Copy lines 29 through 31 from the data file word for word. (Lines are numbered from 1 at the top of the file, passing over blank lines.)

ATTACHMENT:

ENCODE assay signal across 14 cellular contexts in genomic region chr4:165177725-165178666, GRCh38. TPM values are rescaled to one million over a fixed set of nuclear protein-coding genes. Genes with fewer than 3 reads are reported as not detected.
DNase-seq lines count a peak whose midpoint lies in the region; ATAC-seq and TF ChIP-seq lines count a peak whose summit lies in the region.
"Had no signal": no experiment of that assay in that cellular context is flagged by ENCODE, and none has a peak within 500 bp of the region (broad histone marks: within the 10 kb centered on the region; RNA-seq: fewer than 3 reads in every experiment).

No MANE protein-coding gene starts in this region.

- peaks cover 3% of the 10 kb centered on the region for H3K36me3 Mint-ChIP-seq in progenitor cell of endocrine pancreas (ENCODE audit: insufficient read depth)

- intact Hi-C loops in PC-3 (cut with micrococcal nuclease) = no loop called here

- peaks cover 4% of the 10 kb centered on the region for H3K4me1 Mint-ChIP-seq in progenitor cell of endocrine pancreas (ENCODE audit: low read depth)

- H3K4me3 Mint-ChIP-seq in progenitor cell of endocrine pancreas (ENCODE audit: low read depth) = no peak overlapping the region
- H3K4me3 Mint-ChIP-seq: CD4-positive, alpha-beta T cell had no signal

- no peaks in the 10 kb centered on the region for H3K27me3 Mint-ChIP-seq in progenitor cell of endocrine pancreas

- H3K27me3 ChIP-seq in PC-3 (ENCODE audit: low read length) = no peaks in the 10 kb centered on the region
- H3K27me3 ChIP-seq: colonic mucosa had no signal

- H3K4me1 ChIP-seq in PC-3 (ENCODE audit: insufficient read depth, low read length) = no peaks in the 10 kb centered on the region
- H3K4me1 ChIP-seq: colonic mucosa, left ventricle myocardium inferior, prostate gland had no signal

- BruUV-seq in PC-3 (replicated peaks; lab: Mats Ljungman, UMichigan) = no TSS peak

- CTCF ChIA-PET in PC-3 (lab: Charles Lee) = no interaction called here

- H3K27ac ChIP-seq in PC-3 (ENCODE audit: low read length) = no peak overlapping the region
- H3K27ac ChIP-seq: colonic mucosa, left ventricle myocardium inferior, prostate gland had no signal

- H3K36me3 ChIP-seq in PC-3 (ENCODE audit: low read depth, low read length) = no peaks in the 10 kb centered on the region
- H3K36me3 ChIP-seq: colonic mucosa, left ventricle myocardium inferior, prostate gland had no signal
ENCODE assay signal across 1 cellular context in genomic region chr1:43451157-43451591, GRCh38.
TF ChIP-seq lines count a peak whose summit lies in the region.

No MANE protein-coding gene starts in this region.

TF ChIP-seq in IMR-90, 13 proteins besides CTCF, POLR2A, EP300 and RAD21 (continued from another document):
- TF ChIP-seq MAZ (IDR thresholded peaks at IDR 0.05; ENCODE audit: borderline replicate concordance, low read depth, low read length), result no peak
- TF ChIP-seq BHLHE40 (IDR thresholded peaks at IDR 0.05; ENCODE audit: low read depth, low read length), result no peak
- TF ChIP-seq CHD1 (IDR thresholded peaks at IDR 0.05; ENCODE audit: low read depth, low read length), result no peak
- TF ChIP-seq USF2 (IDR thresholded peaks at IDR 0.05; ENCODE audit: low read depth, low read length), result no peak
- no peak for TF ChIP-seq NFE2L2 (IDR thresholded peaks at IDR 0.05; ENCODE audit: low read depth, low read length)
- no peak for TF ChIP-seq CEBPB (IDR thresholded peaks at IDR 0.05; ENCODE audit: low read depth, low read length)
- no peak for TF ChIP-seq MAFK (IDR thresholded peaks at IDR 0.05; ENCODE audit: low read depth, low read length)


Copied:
- no peak for TF ChIP-seq NFE2L2 (IDR thresholded peaks at IDR 0.05; ENCODE audit: low read depth, low read length)
- no peak for TF ChIP-seq CEBPB (IDR thresholded peaks at IDR 0.05; ENCODE audit: low read depth, low read length)
- no peak for TF ChIP-seq MAFK (IDR thresholded peaks at IDR 0.05; ENCODE audit: low read depth, low read length)